The poll is unique among others that have appeared because it sampled only the City of Calgary, with its 26 ridings
A new poll shows the NDP pulling ahead in Calgary, with heavy support in the inner city and very strong backing in northeast and northwest ridings.
Marc Henry’s ThinkHQ records 49 per support among decided voters for the NDP over the whole city, with 43 per cent for the UCP.
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Henry cautions that the three per cent margin of error means the parties could be closer or possibly tied. Conversely, the spread might be even wider.
The poll is unique among others that have appeared because it sampled only the City of Calgary, with its 26 ridings.
A total of 1,054 participants were questioned, the usual total for the entire province. The large sample size gives some extra credence to this poll.
Henry can’t say if the debate or the ethics finding affected the poll results. But those factors certainly didn’t do much for Smith’s image in Calgary.
Asked which leader would be the best premier, 43 per cent picked NDP Leader Rachel Notley. Only 31 per cent named Smith.
Because of the large sample size, Henry was also able to produce findings by city quadrant.
He finds that the NDP leads in the northwest by 52 per cent to 37 per cent. The margin is even wider in the northeast; 55 per cent NDP, 34 per cent UCP.
The UCP leads in the southwest and southeast by narrower margins: respectively, 49 to 44 per cent, and 49 to 46 per cent.
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The inner-city results almost look like NDP standings in Edmonton; Notley’s party leads the UCP by 60 per cent to 35 per cent.
Henry notes that NDP voters are stronger than UCP backers in both their choice and their determination to vote.
“There’s a bloc of voters who usually vote conservative who just aren’t sure,” he says. “The turnout is what I’m going to be watching on election night.”
The UCP’s standing might be affected by a steady stream of incidents and rejections since the debate.
On Thursday, former Wildrose MLA Blake Pederson became the first person elected with Smith to turn against the UCP.
“From 2012-15 I served as MLA for Medicine Hat in the Wildrose and PC caucuses,” he said.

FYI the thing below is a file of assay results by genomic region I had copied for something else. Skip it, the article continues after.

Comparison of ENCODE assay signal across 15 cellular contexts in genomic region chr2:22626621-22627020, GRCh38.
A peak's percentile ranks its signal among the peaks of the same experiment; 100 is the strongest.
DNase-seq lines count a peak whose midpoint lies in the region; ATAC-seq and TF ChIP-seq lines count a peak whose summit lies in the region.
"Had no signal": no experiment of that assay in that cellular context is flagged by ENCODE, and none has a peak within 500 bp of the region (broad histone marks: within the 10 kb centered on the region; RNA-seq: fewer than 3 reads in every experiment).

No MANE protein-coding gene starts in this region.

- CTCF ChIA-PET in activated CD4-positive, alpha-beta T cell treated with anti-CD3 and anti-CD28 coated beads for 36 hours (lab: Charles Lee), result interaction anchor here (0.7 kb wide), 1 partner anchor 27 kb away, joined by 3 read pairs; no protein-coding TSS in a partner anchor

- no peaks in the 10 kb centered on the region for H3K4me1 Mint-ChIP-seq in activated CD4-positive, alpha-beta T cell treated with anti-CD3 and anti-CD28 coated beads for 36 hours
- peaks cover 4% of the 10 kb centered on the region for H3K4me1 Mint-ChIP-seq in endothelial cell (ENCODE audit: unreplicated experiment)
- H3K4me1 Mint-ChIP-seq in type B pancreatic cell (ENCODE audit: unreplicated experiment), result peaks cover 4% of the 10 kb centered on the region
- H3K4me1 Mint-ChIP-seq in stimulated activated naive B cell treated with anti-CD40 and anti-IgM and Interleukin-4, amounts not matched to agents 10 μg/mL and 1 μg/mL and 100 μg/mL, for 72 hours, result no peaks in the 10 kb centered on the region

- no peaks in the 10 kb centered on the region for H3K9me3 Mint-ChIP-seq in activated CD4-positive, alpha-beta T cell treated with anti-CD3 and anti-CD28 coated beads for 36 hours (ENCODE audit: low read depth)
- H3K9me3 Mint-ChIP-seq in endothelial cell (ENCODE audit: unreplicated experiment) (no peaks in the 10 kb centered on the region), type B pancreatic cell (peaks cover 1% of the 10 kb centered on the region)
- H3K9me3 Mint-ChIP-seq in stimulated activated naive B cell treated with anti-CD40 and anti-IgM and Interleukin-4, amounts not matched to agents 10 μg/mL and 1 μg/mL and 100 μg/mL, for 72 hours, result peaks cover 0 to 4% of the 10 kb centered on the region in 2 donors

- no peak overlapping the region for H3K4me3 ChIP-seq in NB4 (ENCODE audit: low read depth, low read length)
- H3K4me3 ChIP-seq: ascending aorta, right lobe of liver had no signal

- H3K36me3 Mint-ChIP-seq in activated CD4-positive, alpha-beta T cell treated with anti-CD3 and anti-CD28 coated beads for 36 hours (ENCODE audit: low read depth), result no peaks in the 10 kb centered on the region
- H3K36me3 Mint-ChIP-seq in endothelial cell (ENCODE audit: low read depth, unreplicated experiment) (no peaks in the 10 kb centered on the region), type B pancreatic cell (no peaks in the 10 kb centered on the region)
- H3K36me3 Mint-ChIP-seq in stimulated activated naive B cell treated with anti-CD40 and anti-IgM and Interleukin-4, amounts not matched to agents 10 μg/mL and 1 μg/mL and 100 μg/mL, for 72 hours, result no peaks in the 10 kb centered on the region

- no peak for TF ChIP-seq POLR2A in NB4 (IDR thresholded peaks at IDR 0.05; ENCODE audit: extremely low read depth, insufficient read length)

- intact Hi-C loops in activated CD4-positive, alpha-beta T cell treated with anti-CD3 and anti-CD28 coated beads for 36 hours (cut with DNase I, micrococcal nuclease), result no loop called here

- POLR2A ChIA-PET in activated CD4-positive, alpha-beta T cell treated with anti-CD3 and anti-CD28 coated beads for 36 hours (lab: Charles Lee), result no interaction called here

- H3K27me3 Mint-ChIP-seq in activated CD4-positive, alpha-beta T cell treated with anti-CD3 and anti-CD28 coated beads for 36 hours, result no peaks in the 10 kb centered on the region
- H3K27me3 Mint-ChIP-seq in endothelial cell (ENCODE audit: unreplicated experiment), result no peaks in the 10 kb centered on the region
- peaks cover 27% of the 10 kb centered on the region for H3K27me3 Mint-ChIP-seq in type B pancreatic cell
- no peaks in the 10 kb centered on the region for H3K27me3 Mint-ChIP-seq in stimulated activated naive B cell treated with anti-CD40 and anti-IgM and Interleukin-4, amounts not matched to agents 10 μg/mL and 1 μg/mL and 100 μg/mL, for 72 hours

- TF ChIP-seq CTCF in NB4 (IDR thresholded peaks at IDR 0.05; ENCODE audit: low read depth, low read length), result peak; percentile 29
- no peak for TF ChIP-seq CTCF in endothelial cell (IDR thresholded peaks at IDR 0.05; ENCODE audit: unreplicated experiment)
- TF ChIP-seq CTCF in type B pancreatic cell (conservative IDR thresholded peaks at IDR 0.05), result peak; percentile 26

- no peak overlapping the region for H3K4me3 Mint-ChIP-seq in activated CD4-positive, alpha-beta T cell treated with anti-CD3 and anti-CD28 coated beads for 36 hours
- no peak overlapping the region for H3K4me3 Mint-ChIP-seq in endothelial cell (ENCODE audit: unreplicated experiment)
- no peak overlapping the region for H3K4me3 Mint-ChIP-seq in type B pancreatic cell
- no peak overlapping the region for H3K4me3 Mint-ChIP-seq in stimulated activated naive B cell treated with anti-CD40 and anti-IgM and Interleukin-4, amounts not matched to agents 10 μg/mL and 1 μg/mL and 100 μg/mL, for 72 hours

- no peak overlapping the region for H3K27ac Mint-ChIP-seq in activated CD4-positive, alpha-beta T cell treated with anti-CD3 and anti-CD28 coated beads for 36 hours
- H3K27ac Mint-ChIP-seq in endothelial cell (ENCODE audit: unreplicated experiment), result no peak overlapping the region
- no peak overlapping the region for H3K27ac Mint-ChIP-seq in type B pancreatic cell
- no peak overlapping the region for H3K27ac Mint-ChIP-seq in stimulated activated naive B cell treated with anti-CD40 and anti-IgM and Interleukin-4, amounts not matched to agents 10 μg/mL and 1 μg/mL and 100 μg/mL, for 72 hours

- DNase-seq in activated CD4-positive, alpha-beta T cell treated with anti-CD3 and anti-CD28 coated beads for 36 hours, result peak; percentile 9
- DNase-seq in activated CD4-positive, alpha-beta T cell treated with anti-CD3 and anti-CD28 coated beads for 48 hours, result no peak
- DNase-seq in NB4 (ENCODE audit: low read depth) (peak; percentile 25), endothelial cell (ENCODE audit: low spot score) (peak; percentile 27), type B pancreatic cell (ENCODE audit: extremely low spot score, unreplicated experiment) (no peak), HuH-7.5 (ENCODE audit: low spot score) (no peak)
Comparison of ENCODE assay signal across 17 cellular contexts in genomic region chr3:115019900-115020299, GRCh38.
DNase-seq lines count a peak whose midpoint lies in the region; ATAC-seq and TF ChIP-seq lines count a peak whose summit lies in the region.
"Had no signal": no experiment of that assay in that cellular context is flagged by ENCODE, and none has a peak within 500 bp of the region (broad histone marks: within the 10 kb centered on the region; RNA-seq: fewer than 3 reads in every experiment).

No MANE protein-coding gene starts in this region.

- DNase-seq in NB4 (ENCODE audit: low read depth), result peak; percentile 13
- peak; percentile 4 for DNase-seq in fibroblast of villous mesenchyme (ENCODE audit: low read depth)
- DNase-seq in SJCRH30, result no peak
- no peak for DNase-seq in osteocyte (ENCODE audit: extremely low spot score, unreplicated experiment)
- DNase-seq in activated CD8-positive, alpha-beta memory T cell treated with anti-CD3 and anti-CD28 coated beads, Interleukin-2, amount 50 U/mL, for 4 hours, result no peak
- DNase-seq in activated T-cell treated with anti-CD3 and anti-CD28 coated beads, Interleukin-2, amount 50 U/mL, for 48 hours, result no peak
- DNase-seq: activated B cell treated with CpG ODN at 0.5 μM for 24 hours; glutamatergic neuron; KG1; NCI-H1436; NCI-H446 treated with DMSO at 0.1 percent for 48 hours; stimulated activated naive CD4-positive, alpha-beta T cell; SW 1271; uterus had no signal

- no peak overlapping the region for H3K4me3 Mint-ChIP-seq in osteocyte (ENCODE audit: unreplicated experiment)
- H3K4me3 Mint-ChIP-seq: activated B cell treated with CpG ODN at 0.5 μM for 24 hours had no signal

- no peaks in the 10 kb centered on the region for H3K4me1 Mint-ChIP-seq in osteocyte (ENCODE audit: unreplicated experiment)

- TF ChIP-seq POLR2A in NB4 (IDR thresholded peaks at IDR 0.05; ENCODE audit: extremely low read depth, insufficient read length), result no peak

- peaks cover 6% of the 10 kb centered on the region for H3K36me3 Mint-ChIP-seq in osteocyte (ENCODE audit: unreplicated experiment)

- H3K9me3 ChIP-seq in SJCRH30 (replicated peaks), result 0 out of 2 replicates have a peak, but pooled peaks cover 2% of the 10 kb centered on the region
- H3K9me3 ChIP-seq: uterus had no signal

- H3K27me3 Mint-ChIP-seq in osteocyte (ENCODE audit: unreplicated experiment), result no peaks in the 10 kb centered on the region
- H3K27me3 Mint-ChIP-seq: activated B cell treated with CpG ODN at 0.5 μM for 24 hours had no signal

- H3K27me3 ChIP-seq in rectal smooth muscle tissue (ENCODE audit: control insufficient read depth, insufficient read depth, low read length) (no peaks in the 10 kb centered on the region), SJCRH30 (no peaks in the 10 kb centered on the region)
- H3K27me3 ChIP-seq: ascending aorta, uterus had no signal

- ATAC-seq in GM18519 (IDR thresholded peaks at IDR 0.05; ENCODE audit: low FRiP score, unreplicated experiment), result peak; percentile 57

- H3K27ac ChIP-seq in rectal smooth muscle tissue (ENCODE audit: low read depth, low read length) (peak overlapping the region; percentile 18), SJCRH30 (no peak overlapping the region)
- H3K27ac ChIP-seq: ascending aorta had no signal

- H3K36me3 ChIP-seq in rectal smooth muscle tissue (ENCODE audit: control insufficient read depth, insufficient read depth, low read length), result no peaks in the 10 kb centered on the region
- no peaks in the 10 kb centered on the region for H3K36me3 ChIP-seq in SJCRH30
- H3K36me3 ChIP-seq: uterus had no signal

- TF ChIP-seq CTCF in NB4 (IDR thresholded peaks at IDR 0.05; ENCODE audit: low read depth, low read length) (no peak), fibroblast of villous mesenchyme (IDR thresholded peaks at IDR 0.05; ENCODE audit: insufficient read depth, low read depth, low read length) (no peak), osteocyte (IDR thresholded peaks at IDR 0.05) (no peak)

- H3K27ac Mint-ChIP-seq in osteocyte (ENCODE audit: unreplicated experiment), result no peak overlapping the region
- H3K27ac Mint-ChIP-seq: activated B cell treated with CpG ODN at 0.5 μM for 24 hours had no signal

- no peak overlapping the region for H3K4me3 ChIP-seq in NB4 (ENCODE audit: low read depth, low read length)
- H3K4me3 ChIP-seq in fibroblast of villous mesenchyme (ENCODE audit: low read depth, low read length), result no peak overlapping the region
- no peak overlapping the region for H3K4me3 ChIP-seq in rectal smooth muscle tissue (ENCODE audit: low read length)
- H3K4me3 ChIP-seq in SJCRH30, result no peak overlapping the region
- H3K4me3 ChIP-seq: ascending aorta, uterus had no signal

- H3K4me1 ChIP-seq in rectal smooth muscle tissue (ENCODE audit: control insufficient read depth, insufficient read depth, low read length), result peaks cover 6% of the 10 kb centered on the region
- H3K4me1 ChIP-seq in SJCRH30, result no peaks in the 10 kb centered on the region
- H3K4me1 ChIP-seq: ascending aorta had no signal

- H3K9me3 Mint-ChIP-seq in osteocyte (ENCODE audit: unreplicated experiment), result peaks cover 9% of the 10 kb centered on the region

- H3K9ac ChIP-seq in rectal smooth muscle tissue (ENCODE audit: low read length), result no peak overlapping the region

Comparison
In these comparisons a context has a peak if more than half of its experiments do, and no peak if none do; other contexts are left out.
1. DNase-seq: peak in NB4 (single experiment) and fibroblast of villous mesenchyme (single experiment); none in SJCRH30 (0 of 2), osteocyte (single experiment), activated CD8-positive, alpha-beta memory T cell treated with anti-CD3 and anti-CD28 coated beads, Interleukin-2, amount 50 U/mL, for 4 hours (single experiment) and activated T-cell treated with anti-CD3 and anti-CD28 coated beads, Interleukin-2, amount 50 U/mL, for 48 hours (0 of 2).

“The UCP under Danielle Smith and her colleagues have replaced long-standing conservative values and principles with extreme ideology and radical policies.”
Pedersen said he will “lend his vote” to the NDP.
Smith also continues to have trouble with her own candidates.
“When we look at pro-life or pro-choice, the party is pro-life,” she said. “I believe that life begins at conception.”
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Some people in the audience, including Nanton Mayor Jennifer Handley, thought Petrovic meant party policy is now anti-abortion.
Asked for reaction, party spokesman Dave Prisco said of Petrovic: “She misspoke — she was speaking for herself, not the party. The leader’s position is pro-choice. It’s well known.”
Smith said Johnson won’t be allowed in caucus if she wins (it’s too late to remove a candidate from the ballot).
But the riding association, likely worried about losing votes, keeps suggesting Johnson will be admitted to caucus after the election.
All this may be costing the UCP support in the days before the election.
But Henry says his poll doesn’t necessarily mean defeat.
He sees perhaps an extra nine seats for the NDP in Calgary.
That wouldn’t be enough to overturn deep UCP support outside the big cities, unless some ridings shift in places such as Lethbridge, Medicine Hat, and the “doughnut” of seats around Edmonton.
One thing seems certain; Monday night will be tense in Calgary.
Don Braid’s column appears regularly in the Herald